MELBOURNE (Reuters) – Australia’s Minjee Lee has challenged her little brother Min Woo to emulate her winning form on the LPGA Tour by claiming the PGA Championship this week.
World number four Minjee made her major breakthrough at the Evian Championship last July, two weeks after her brother won the Scottish Open in a golden fortnight for the family.
Now 25-year-old Minjee, who won the Founders Cup in New Jersey on Sunday, hopes Min Woo can follow her lead by winning his first major in Tulsa, Oklahoma.
“We sort of have like, maybe not for him, a silent rivalry,” she told reporters on Tuesday.
“Obviously I love seeing him do well and I’m going to support him either way.
“It’s a little bit of fun for both of us and I’m two-upping him at the moment so he better get a move on.”
Minjee’s record of seven LPGA wins puts her 23-year-old brother’s two European Tour titles in the shade — but both golfers are talents to watch.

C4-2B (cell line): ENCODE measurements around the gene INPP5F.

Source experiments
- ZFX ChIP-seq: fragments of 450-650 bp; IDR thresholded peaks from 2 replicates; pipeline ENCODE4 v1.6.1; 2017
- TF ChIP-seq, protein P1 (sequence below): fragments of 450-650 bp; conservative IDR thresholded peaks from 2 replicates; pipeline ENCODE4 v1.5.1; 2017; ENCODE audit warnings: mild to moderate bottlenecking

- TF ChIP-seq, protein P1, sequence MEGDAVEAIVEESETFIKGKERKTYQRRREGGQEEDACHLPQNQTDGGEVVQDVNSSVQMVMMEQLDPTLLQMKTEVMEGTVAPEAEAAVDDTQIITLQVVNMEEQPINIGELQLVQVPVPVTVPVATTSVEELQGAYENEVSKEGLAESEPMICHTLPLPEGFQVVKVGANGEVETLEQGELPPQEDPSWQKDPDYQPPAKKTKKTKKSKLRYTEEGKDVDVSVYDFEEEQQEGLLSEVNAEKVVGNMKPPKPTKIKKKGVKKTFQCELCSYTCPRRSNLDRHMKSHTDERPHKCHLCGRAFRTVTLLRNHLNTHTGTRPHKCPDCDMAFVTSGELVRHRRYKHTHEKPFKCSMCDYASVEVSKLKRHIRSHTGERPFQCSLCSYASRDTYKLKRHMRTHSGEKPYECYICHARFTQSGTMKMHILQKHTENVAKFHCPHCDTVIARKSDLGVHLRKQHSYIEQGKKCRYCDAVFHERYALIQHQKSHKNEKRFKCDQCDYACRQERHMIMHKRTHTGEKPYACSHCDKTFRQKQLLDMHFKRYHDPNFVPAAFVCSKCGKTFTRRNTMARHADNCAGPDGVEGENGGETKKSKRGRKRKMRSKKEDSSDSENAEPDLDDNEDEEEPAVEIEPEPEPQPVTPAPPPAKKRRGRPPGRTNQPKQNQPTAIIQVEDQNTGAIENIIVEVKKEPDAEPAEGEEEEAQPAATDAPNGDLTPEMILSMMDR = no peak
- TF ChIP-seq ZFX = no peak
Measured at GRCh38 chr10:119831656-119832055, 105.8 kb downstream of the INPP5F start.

Minjee saw Min Woo’s potential up close at his debut Masters last month where he finished tied for 14th and made a huge splash during the final round by equalling the lowest front nine score at Augusta with a six-under par 30.
Minjee caddied for her brother during the Wednesday Par Three contest before the major and was blown away by the crowds and atmosphere.
With a week off to cheer on her brother, Minjee will soon turn her attention to winning her second major at the U.S. Women’s Open at Southern Pines, North Carolina starting June 2.
Her two-stroke win over fast-charging American Lexi Thompson at the Founders Cup was her first this year and belated reward after topping the LPGA for lowest scoring average (68.89) and rounds in the sixties.
Ranked 28th for putting, improvement on the greens could go a long way to realising her goal of becoming world number one.
“Obviously it is in the back of my mind,” said Minjee of the top ranking held by South Korea’s Ko Jin-young.
“I still think I need to do quite a bit of work to get there. The three majors left this season, those will be my bigger focus.”
(Reporting by Ian Ransom in Melbourne; Editing by Peter Rutherford)